|Year : 2019 | Volume
| Issue : 11 | Page : 1863
Commentary: Macular hole area index - Is it a research index or clinical index?
Department of Vitreo Retina, Aravind Eye Hospital, Chennai, Tamil Nadu, India
|Date of Web Publication||22-Oct-2019|
Dr. Prabu Baskaran
Department of Vitreo Retina, Aravind Eye Hospital, Noombal, Poonammallee High Road, Chennai - 600 077, Tamil Nadu
Source of Support: None, Conflict of Interest: None
|How to cite this article:|
Baskaran P. Commentary: Macular hole area index - Is it a research index or clinical index?. Indian J Ophthalmol 2019;67:1863
|How to cite this URL:|
Baskaran P. Commentary: Macular hole area index - Is it a research index or clinical index?. Indian J Ophthalmol [serial online] 2019 [cited 2020 Feb 23];67:1863. Available from: http://www.ijo.in/text.asp?2019/67/11/1863/269601
Macular hole (MH) was an untreatable disease till 1991, when Kelly and Wendel suggested the role of pars plana vitrectomy (PPV) to achieve MH closure. This was on the basis of the pathogenesis of MH as proposed by Gass et al. However, they could achieve only 58% success in closing MH with PPV and gas tamponade alone. Eckardt et al. and Park et al. later in the year 1997 and 1999, respectively, introduced the concept of internal limiting membrane (ILM) peeling in addition to PPV and gas tamponade to achieve better closure rates., They achieved >90% success in closing MH. After the addition of optical coherence tomography (OCT) to the armamentarium, the entire perspective of looking at MH has changed. The modern-day classification of MH is on the basis of OCT. The international vitreomacular traction study group classified MH as small, medium, and large on the basis of aperture size (minimum hole diameter). It is well proven that MH size is the most important prognostic factor that determines the success rate in MH closure. Michalewska et al. introduced the concept of inverted flap surgery for large MH (aperture size >400 μm). Since then, various modifications and newer techniques have been proposed for large MH. In the Manchester large macular hole study with conventional ILM peeling, the success rate was >90% till 650 μm aperture size. Beyond that, the success rate decreased significantly to 76%. It is time that we revise the definition of a large MH and accordingly, the criterion for performing inverted flap MH surgery. Various MH indices were proposed in the past like macular hole index (hole height/base diameter), diameter hole index (minimum diameter/base diameter), and tractional hole index (maximum hole height/minimum diameter). However, none of these are popular among clinicians as the predictive value has not been widely reproducible. The minimum diameter and base diameter are the most important and independent prognostic factors that determine the success rate. It is interesting that Venkatesh et al. have come up with newer indices on the basis of area rather than linear metrics. They have processed the scans in Image J software and analyzed the correlation between various newly proposed indices and success rate and found out that MH area index (MAI) predicts outcomes better than the rest. However, the authors have not suggested any grading on the basis of MAI and also not performed or commented on inverted flap surgery. The mean minimum hole diameter in the series was 938.3 ± 398.9 μm. The authors have performed conventional MH surgery with a success rate of 59%.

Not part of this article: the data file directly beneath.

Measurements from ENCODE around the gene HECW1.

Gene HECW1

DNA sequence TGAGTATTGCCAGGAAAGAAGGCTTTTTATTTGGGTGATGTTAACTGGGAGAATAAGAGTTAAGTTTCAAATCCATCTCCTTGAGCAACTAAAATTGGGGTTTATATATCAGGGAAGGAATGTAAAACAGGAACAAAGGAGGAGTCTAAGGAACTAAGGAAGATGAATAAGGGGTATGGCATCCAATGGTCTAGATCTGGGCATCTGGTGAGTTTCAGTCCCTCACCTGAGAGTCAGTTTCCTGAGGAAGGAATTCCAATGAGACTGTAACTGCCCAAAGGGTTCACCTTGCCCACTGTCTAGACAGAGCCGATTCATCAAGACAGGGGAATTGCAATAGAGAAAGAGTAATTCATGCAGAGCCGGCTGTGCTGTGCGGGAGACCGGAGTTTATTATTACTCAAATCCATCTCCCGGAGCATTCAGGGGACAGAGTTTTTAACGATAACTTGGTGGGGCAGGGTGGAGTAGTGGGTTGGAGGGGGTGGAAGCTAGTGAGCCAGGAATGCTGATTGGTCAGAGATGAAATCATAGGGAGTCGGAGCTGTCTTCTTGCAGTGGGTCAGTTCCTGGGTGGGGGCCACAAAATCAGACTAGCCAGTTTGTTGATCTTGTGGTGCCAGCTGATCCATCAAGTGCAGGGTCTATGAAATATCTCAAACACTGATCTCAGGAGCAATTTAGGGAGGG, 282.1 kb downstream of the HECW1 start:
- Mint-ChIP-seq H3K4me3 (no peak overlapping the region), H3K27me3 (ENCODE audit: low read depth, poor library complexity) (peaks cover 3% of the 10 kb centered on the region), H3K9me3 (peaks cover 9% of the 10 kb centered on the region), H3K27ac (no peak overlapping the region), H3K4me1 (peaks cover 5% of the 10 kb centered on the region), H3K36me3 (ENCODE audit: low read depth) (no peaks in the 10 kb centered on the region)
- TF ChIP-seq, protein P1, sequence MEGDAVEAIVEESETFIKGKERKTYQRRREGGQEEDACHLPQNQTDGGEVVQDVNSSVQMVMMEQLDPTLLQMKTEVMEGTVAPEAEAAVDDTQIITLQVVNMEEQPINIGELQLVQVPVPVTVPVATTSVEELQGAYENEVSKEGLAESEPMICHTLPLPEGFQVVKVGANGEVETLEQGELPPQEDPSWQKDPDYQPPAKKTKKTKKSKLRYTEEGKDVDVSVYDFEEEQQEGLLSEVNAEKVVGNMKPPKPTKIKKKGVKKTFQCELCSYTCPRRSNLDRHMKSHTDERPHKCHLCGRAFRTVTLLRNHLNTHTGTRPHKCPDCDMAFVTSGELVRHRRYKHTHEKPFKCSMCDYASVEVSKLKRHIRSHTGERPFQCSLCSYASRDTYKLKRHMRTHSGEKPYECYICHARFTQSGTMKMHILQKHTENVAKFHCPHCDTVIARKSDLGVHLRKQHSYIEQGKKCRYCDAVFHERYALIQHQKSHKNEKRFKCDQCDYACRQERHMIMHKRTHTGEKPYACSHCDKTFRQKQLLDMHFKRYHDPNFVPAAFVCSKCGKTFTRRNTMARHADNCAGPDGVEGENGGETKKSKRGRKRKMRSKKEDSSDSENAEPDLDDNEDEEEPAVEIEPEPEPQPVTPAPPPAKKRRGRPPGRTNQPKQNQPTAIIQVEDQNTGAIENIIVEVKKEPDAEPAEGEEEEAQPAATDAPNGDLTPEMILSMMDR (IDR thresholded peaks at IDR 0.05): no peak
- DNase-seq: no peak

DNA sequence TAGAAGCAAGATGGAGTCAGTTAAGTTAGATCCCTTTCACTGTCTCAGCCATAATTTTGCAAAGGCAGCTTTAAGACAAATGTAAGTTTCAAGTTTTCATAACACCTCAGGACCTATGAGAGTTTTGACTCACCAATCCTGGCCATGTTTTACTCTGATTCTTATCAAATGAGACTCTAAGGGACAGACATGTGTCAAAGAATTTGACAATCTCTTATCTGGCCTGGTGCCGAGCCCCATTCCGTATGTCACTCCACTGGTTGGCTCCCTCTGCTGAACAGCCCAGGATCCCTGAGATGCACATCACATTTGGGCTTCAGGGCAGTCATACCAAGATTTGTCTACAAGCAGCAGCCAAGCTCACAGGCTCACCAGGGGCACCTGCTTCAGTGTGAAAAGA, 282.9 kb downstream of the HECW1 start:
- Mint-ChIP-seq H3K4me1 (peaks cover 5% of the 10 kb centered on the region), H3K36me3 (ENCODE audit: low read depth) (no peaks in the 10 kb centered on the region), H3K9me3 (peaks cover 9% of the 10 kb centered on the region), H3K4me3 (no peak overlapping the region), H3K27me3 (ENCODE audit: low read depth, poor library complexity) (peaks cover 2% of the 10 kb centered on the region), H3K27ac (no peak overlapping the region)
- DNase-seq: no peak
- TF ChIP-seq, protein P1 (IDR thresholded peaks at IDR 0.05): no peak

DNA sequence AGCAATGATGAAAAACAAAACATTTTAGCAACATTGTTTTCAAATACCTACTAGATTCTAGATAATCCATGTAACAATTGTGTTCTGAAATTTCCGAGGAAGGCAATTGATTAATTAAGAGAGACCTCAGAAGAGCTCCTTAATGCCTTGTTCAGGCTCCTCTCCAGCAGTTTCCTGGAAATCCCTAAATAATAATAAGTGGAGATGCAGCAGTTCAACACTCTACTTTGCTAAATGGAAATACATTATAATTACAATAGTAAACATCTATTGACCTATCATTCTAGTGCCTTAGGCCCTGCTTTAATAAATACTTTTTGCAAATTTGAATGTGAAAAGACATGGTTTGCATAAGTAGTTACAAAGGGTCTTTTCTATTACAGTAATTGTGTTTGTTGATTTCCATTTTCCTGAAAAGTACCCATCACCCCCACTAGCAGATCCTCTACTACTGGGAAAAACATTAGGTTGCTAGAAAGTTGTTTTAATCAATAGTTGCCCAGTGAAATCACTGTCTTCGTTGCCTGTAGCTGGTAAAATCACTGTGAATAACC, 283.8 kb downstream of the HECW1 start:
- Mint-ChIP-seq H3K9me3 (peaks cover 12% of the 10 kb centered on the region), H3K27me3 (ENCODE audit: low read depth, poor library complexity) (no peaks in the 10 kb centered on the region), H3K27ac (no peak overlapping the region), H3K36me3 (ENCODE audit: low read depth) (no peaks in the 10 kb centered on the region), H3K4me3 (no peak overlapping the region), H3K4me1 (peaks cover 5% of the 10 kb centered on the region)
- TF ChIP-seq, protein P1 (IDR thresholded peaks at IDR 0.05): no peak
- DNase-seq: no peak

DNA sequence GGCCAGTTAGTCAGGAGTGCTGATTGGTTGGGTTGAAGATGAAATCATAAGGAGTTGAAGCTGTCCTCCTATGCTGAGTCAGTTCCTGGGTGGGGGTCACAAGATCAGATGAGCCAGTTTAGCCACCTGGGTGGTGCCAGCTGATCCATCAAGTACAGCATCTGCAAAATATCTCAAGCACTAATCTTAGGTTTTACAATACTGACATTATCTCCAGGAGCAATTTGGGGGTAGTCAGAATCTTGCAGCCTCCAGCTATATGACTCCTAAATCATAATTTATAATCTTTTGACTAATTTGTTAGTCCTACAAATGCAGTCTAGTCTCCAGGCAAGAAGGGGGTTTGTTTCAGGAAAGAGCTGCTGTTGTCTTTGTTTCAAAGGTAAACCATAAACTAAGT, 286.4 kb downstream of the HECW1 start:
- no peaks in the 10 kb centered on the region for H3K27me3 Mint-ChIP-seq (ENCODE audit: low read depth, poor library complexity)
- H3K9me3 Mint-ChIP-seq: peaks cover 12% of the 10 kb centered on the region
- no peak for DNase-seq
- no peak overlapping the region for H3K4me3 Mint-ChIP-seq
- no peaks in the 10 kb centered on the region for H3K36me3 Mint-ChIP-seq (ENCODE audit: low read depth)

Also, exporting the scans to Image J and processing it over there to obtain all these newer indices may not be user-friendly for many clinicians especially if they are not tech-savvy. In contrast, minimum hole diameter and base diameter are simple and very easy to measure by anyone using the calipers that are inbuilt in the OCT machine. Nevertheless, if MAI is proven to be at par or superior to aperture size in predicting the success rate, the OCT manufacturers might incorporate MAI in the OCT software itself. This may simplify the entire process. Similar to the Manchester study, we need to understand how this MAI can help us achieve better success rate. I hope the authors take this forward and come up with a classification system on the basis of MH area with calculated success rate in the future. And if that gets incorporated in most of the standard OCT machines, MAI will be value addition. Till then it will be research index rather than a clinical index.
| References|| |
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